While other researchers are working on processes to convert waste into fuel, Ineos Bio’s plan would garner revenue from three different streams: taking in plant waste and possibly household garbage; generating electricity; and producing ethanol with significantly reduced CO2 emissions.
The facility will use common processes to gasify plant waste, including palm leaves. But while typical ethanol processes use bacteria that eat sugars, this process will use a bacteria found in chicken waste that researchers say consumes carbon monoxide and hydrogen.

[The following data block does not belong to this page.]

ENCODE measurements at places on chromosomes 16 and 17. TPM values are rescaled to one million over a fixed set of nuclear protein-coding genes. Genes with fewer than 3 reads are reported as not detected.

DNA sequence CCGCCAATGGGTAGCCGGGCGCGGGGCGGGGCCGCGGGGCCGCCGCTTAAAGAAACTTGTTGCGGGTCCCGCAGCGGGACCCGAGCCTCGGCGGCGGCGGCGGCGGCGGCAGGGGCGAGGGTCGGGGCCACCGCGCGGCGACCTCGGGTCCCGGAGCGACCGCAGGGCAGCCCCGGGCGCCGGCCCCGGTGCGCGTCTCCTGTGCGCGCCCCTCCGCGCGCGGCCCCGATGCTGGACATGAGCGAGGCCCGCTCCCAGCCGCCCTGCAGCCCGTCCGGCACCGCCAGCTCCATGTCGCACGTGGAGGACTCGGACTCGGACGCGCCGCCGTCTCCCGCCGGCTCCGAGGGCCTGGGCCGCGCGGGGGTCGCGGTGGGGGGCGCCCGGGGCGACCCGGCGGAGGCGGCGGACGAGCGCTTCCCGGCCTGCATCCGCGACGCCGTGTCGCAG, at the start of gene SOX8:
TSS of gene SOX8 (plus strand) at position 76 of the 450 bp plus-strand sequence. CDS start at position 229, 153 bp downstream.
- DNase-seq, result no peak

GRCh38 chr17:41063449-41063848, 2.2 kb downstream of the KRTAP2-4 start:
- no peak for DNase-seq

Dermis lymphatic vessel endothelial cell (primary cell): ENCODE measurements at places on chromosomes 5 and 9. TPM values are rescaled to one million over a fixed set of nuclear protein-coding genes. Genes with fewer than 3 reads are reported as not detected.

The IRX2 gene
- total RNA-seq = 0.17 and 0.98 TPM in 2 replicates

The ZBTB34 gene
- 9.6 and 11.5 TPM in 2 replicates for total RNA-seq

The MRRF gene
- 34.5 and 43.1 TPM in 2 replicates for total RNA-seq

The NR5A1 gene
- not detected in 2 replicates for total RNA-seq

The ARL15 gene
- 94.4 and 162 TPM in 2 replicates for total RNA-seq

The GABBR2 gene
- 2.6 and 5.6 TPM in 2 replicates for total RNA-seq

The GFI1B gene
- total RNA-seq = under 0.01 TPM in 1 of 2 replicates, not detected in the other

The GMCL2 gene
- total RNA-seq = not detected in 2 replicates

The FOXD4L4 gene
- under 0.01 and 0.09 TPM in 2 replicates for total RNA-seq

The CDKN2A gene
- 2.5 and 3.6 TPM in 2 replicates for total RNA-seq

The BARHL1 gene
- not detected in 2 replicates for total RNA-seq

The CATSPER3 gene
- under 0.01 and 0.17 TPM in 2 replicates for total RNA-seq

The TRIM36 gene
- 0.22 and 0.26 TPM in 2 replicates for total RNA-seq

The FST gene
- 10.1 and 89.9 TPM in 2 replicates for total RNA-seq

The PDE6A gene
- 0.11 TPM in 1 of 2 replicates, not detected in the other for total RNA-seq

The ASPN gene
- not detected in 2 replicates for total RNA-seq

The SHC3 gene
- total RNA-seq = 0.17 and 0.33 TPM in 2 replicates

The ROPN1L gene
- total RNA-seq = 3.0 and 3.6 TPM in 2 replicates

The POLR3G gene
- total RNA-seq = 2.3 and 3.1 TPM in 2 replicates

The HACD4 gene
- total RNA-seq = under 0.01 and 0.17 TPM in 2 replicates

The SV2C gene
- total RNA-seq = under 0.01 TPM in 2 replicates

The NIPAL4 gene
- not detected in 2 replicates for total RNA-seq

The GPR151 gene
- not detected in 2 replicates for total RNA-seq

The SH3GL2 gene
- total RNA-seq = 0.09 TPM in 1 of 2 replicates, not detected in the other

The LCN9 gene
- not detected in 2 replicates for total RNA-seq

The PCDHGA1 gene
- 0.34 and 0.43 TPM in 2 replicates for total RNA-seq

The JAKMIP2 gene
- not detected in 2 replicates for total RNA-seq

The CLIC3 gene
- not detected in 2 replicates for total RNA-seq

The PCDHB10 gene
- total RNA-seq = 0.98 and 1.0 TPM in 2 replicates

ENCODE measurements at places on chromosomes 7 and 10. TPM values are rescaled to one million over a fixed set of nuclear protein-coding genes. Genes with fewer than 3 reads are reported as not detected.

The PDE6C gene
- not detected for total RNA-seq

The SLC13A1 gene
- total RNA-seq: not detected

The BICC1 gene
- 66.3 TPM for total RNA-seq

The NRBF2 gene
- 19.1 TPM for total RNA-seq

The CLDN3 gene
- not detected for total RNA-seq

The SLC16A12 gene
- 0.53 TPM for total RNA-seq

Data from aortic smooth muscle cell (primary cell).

The remaining gas will be burned for electricity. In tests, the process has produced nearly 100 gallons of ethanol per dry ton of waste, according to the company.
By mid-2012, the company expects to begin producing 8 million gallons of bioethanol and six megawatts of electricity annually.
About two megawatts of that electricity — enough to power 1,400 homes — will be shared with the local community.